Night 19/20 December Evacuation of Suvla (88th Inf. Bde.) [IX. Corps].
The 87th Inf. Bde. returned to Helles on 01 October, 1915, and 2/Lond. Fd. Coy. on 02 November, 1915. After the Evacuation of Suvla, Divnl. H.Q., with 86th and 88th Inf. Bdes., and the two Fd. Cos. returned to Helles between 16-22 December, and came again under VIII. Corps. (The three field ambulances were left at Mudros and Imbros).
Night of 07/08 January Evacuation of Helles [VIII. Corps].
After the Evacuation of Helles, the 29th Division moved to Egypt and was concentrated at Suez. On 25th February orders were received for the early move of the division to France. Embarking in March, the division disembarked at Marseille, and between 15-29 March it effected its concentration on the Somme, east of Pont Remy. For the rest of the Great War the 29th Division served on the Western Front in France and Belgium.

8th (Isle of Wight Rifles)



The 10th Battalion was part of the 29th Brigade, attached to the 10th (Irish) Division. It had been formed after the outbreak of the Great War and was attached to 10th (Irish) Division, in Ireland, as Army Troops, before formally joining the Brigade to replace 5th Bn Royal Irish Regiment after it became the Pioneer Battalion.

As a unit of the 10th (Irish) Infantry Division during that period, it will have taken part in the following battles and engagements.

This New Army Division had no existence before the outbreak of the Great War.A proclamation was issued on the 11th August 1914, asking for an immediate addition of 100,000 men to the Regular Army (see Appendix). Army Order 324 of the 21st August (amended by Army Order 382 of the 11th September) authorized the addition of six divisions (9th to 14th) and Army Troops to the Regular Army. This augmentation formed the First New Army, and late in August 1914, the 10th (Irish) Division began to assemble in Ireland. The infantry of the Division was composed of Battalions of all the Irish line regiments, the men were of all classes, creeds, and political opinions, and in August 1915, when the 10th Division went into action in Gallipoli, it had the honour of being the first Irish Division to take the field in War.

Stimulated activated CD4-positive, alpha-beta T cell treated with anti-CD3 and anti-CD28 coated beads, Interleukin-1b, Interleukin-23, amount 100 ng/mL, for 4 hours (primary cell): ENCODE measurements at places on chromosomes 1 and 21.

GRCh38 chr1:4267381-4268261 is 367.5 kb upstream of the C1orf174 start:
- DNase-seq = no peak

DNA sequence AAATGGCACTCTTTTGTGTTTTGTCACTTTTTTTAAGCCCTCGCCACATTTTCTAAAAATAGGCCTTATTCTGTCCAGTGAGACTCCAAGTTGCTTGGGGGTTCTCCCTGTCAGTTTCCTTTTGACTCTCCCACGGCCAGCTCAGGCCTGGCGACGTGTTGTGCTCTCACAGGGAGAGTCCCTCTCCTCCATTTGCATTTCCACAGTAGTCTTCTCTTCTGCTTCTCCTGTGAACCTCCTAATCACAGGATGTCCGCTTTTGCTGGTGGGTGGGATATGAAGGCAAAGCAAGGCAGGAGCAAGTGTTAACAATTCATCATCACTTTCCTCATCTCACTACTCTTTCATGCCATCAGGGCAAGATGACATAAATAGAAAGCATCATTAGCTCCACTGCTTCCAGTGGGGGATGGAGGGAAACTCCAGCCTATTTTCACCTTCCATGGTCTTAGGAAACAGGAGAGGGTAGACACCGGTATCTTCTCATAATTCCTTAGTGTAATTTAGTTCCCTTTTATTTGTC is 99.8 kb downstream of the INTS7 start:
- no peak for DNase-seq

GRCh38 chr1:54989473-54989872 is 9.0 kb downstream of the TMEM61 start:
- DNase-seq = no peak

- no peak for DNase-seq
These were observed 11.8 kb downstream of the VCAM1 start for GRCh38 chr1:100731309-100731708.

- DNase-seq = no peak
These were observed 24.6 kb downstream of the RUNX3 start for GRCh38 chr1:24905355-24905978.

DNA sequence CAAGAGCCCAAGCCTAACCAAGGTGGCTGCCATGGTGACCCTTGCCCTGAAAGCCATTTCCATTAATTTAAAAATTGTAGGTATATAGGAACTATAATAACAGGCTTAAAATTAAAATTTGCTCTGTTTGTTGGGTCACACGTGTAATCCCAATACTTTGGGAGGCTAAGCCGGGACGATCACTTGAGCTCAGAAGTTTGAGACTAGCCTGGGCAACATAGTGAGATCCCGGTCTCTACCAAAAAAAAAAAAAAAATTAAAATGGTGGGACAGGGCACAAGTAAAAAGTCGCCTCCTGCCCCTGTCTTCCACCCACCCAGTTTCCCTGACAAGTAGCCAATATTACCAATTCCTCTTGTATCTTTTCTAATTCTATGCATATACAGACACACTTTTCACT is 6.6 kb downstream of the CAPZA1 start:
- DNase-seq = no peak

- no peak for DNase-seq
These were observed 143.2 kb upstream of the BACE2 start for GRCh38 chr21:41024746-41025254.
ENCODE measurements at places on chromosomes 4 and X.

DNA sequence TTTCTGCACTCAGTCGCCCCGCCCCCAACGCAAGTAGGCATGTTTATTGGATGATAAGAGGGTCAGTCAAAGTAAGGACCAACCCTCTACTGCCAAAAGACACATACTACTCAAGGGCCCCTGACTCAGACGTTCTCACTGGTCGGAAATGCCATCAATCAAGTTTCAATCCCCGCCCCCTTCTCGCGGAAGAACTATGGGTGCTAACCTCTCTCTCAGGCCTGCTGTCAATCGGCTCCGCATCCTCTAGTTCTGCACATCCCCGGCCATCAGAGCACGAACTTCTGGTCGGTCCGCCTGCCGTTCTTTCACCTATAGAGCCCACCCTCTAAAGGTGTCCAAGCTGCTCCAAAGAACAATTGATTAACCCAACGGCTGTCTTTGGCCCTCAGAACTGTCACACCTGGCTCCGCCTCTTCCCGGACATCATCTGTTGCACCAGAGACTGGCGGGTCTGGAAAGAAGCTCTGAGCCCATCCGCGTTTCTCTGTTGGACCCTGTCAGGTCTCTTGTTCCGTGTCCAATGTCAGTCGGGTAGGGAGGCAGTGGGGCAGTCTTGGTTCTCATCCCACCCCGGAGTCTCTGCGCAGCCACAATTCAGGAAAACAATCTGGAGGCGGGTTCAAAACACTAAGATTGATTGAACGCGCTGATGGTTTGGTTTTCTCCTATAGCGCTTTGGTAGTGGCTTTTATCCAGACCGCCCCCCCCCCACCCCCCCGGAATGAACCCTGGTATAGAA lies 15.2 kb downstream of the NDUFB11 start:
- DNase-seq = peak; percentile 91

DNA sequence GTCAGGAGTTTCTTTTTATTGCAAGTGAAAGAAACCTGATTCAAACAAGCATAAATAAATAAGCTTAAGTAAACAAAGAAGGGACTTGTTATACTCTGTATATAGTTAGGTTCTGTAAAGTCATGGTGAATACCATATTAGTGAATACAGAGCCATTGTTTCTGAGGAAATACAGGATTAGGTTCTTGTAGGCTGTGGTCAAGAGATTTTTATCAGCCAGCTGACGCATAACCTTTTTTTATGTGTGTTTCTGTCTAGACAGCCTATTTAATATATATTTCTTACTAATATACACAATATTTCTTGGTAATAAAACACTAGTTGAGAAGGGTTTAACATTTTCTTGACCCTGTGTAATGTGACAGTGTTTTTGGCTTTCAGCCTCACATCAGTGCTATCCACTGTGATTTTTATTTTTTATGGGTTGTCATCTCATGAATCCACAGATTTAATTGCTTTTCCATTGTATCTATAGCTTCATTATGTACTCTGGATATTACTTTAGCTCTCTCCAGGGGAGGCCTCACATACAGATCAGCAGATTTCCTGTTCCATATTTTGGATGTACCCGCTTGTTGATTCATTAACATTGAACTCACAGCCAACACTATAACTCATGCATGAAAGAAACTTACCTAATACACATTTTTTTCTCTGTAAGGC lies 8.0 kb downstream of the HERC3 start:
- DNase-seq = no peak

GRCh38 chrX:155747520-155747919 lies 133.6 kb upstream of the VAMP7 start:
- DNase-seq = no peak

At first there was a shortage of arms and equipment. Rifles (of various marks) and bayonets were soon obtained, but the artillery had to undertake most of the preliminary training with “quaker guns” and very few horses. In 1915 the Division moved to the Curragh, Newbridge, and Kildare; brigade training was then undertaken. In May the Division crossed over to England, concentrated around Basingstoke, and began its final training. On the 28th and 29th May, H.M. the King saw the 10th Division, and on the 1st June Field-Marshal Earl Kitchener inspected the Division in Hackwood Park.

On the 27th June the Division was ordered to prepare for service in Gallipoli; divisional headquarters embarked at Liverpool on the 9th July, and by the end of the month the bulk of the division had collected on the Island of Lemnos. On the 6th August the troops embarked at Mudros, and on the 6th and 7th the Division (less the 29th Brigade, which was operating with the Anzac Corps) landed at Suvla and assaulted the Turkish position.

For the remainder of the Great War the 10th (Irish) Division served in Gallipoli, Macedonia, Egypt, Palestine and was engaged in the following operations:

06 to 10 August Battle of Sari Bair (29th Bde.) [Godley’s Force, A. & N.Z. A.C.].
06 to 15 August The Landing at Suvla [IX Corps].
Night, 7/8 August Capture of Chocolate Hill (31st Bde. and 7/R.D.F., 30th Bde.) [Hill’s Force, IX Corps].
21; and 27 and 28 August Hill 60 [10/Hants. and 5/Conn. Rang., 29th Bde.) [Cox’s Force, A & N.Z.A.C.].
On the 29th September the 10th Division (less part of its artillery which had disembarked at Suvla) was ordered to prepare to move from Suvla. On the 30th the divisional headquarters, the three infantry brigades, field companies, pioneers, cyclist company, and field ambulances embarked and reached Mudros on the 1st October. By the 2nd the Division had collected in camps near Mudros and was engaged in making up deficiencies. On the 4th October 29th Inf. Bde. began to embark for Macedonia; the Brigade disembarked at Salonika between the 5th-10th October, and it was followed by the rest of the division. By the 24th October the bulk of the division (400 officers and 13,000 men) had landed at Salonika, and 13th Division Artillery Headquarters and two 18-pdr. brigades joined to replace the 10th Division Artillery, which had been left in action at Suvla. On the 29th October a mobile force under Br.-Gen. Nicol (30th Inf. Bde.) left by train for the interior and detrained at Gevgeli and Bogdanci (west of Lake Dojran).